Effect of Prescription Size on Opioid Use and Patient Satisfaction After Minor Hand Surgery: A Randomized Clinical Trial.Citation: Annals of Surgery. 270(6):976-982, 2019 Dec.PMID: 31730554Institution: MedStar Washington Hospital CenterDepartment: NeurosurgeryForm of publication: Journal ArticleMedline article type(s): Journal ArticleSubject headings: IN PROCESS -- NOT YET INDEXEDYear: 2019ISSN:
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BACKGROUND: Retrospective studies have shown that opioid prescriptions for acute pain after surgical procedures are often excessive in size, which encourages misuse. This is the first prospective randomized trial on the influence of initial prescription size on opioid consumption in the setting of acute postsurgical pain.
CONCLUSIONS: Providing large opioid prescriptions for the management of acute pain after minor upper extremity surgeries increases overall opioid use when compared with smaller initial prescriptions. The size of initial opioid prescription is a modifiable variable that should be considered both in patient care and research design.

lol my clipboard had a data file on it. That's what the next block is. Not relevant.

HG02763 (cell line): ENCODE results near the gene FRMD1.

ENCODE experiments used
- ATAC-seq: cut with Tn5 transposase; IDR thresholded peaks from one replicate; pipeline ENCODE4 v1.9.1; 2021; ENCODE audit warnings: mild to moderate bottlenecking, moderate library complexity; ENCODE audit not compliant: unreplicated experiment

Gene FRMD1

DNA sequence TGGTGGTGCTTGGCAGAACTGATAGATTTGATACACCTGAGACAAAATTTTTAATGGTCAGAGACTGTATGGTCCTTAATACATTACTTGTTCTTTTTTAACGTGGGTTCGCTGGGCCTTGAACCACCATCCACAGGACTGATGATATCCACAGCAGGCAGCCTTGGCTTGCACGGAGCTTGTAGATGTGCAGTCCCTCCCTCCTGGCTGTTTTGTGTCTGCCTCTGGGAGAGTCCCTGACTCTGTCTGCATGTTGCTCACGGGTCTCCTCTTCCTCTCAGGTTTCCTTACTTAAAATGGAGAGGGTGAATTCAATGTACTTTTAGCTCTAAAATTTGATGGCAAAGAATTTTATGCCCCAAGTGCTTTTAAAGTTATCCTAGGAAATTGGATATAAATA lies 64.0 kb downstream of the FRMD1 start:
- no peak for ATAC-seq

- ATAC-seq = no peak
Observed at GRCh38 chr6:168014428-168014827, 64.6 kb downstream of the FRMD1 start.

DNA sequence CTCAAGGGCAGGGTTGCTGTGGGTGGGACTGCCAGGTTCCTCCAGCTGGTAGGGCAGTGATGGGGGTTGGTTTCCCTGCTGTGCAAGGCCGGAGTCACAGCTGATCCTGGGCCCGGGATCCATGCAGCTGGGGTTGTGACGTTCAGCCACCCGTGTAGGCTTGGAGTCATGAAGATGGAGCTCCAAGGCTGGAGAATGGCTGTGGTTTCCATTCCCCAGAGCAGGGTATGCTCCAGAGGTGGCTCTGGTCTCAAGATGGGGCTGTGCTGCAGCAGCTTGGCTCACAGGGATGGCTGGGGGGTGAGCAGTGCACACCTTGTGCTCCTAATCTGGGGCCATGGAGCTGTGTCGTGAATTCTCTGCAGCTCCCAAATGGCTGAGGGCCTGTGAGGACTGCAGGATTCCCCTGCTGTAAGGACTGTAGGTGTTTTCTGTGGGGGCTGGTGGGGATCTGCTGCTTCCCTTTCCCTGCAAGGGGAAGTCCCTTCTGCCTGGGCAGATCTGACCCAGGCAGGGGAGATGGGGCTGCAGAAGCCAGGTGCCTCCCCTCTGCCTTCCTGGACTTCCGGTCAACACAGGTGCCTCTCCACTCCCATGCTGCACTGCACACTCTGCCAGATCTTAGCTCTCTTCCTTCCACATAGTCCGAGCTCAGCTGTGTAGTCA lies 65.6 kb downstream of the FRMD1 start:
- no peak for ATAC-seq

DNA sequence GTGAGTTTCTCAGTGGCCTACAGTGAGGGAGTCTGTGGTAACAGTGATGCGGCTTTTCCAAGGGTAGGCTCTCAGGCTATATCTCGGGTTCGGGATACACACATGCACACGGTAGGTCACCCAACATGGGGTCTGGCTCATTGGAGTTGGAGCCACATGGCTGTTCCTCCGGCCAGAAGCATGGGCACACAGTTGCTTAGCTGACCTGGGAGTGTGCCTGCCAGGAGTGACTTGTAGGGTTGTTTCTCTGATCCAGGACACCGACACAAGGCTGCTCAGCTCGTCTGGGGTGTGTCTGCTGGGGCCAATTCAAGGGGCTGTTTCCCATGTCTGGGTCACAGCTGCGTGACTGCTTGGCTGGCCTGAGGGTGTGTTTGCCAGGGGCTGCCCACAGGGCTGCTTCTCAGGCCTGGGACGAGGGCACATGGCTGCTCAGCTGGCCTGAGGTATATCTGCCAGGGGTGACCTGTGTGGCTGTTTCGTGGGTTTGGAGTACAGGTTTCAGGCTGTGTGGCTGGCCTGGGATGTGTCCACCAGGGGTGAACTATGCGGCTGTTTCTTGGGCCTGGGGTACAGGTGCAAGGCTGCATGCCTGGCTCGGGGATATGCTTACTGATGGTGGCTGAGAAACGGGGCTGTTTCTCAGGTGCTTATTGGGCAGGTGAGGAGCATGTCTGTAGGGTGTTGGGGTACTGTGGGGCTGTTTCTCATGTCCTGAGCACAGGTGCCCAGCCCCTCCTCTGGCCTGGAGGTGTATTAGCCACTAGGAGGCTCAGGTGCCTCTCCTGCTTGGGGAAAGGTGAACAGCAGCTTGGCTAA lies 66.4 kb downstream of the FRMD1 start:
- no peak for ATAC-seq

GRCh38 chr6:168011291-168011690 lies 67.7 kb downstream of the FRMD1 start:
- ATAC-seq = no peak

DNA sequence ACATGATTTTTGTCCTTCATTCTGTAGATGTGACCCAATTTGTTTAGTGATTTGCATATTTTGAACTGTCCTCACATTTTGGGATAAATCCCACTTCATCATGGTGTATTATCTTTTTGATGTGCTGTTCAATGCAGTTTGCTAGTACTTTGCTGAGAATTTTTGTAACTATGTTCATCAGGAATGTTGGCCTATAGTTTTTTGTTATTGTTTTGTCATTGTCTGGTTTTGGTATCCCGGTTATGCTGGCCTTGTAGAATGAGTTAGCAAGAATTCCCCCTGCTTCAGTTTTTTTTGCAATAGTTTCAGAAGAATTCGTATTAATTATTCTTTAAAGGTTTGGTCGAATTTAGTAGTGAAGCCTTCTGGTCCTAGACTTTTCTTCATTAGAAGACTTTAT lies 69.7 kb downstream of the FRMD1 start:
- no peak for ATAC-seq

METHODS: In a prospective randomized trial at a single-academic institution, patients were provided an initial prescription of either 10 or 30 hydrocodone/acetaminophen (5/325 mg) pills after surgery. Two hundred opioid-naive patients, aged 19 to 69, undergoing elective outpatient minor hand surgeries were enrolled over 9 months, with a follow-up period of 10 to 14 days.
OBJECTIVE: To determine the influence of initial prescription size on opioid consumption after minor hand surgeries. Secondary outcomes include efficacy of pain control, patient satisfaction, and refill requests.
RESULTS: One hundred seventy-four patients were included in this analysis. Patients initially prescribed 30 pills (n = 79), when compared with patients initially prescribed 10 pills (n = 95), used significantly more opioid (P = <0.001, mean 11.9 vs 6.4 pills), had significantly more leftover medication (P = <0.001, mean 20.0 vs 5.2 pills), and were over 3 times more likely to still be taking opioid at follow-up (15% vs 4%). There was no significant difference in refills requested, or in patient satisfaction with postoperative pain control.